Again, I think the question boils down to how we look at the nature of the Scriptural witness. It was not written in a vacuum, and every line was not put down as an eternal truth. It is history and story, poetry and symbolism, law and letter, proverb and parable. Some places allow us to see into the heart of God and others let us peek into the human heart. Some passages contain truths that ring down through the ages and others just make us scratch our heads. But I see the Psalms as a look into the soul of Israel from about 1000 - 500 BC. We get to examine the lyrics of their songs...the ones that made the Billboard charts...for 500 years, to see what they sang when they got together for worship, as well as what they sang alone, in the dark watches of the night. At one time or another, I have been able to sing all of them.

Monday, October 11, 2004

The Bible is true?

When you boil down most of the disagreements in and between Christians these days, they tend to end up at the question of how we should be reading the Bible. What does it mean to say that the Bible is true?

I have no trouble saying "The Bible is true." What I mean by that, however, is vastly different than what my brothers and sisters on the Christian Right mean when they say it. Having been a staunch fundamentalist in my younger years, I know what that looks like. The fundamentalist believes the Bible is true in all ways that truth is possible. For them it contains no errors of scientific errors, no historical errors, no mathematical errors, no social errors, no chronological errors, and so forth. There is also little room here for literary difference. Everything is treated as if it were factual information. To suggest that there may be a fable or folktale included in its ranks is tantamount to heresy, and certainly there is no room for human additions in what is seen as the Word direct from the mouth of God.

I mean hardly any of that, when I say the Bible is true. I believe the Bible is true in that it conveys the truth about the nature of God, the nature of Creation, and the intended relationship between the two. It is a book of religious truth. There may be things on its pages that are historically accurate, but the facts of history are not guaranteed just because they are on the pages of Scripture. Hebrew religious literature, especially, has always felt free to adjust the facts so that the religious truth might become more obvious. That was never seen as falsifying anything. It was seen as making the account more true, because religious truth...the truth about God...was the truth it meant to teach. It is only since the 20th century that we have come to equate truth with all kinds of truth at once.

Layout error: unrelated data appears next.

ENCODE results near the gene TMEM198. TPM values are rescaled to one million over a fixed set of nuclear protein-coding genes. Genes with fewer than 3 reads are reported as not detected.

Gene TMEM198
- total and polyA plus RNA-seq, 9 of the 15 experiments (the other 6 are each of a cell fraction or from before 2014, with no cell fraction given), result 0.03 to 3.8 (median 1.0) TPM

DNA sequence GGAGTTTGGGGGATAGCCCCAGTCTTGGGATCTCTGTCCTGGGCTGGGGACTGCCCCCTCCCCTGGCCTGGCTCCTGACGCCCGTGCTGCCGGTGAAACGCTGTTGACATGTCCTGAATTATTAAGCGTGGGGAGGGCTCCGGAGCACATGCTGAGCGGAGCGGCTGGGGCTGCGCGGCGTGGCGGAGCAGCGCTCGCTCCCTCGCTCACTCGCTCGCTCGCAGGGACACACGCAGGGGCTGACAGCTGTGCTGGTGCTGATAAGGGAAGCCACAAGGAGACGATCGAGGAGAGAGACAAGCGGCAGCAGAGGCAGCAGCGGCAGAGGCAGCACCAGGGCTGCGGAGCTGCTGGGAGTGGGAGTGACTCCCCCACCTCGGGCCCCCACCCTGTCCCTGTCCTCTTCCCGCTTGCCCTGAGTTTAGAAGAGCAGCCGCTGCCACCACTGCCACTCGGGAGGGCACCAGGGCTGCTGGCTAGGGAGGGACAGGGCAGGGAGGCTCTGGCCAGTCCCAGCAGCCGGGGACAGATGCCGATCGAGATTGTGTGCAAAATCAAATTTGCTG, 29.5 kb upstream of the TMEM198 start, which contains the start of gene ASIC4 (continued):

Think about it. Are Aesop's fables true? They are not historical accounts. In the fable that gave us the term "sour grapes," we were never meant to believe that there was an actual fox who tried to get some grapes, couldn't reach them, and thus determined they were sour. It is not historically true. And who knows whether a fox has such reasoning power and self-deceiving tendencies. But the fable is absolutely true in what it tells us about human nature...which is the purpose of a fable.

Jesus, himself, uses stories and folktales in the Gospels. We call them parables. Take the parable of the Rich Man and Lazarus at the end of Luke 16. Those aren't historical events and they are not meant to be an accurate picture of the geography of heaven and hell. There is a whole rabbinic tradition of Lazarus stories...much as modern culture has a tradition of St. Peter at the Gates stories and jokes. Jesus pulls from his own Jewish, rabbinic tradition and tells a story to make a point.

So if Jesus does it, why can't his Hebrew forbears do so? The book of Job, in Hebrew, has all the literary marks of a folktale. So why is it heresy to suggest that its author might be trying to teach in the same way that Jesus tried to teach...through story? When I suggest that Job is a folktale, irate people come to me saying, " don't believe the Bible is true!" Nonsense. I just believe it is giving us something deeper than surface truth.

I think that when we try to force the Bible to be a textbook for all disciplines, we are doing an extreme injustice to both the Bible and those who have used their God-given gifts in the disciplines of science, history, and sociology. The Bible is a living collection of sacred writings, spanning thousands of years. I believe God inspired it and I believe God has preserved it for us. But I don't for the first minute believe that God intended for us to use it to teach science or history or to be used to justify our own social norms and preferences.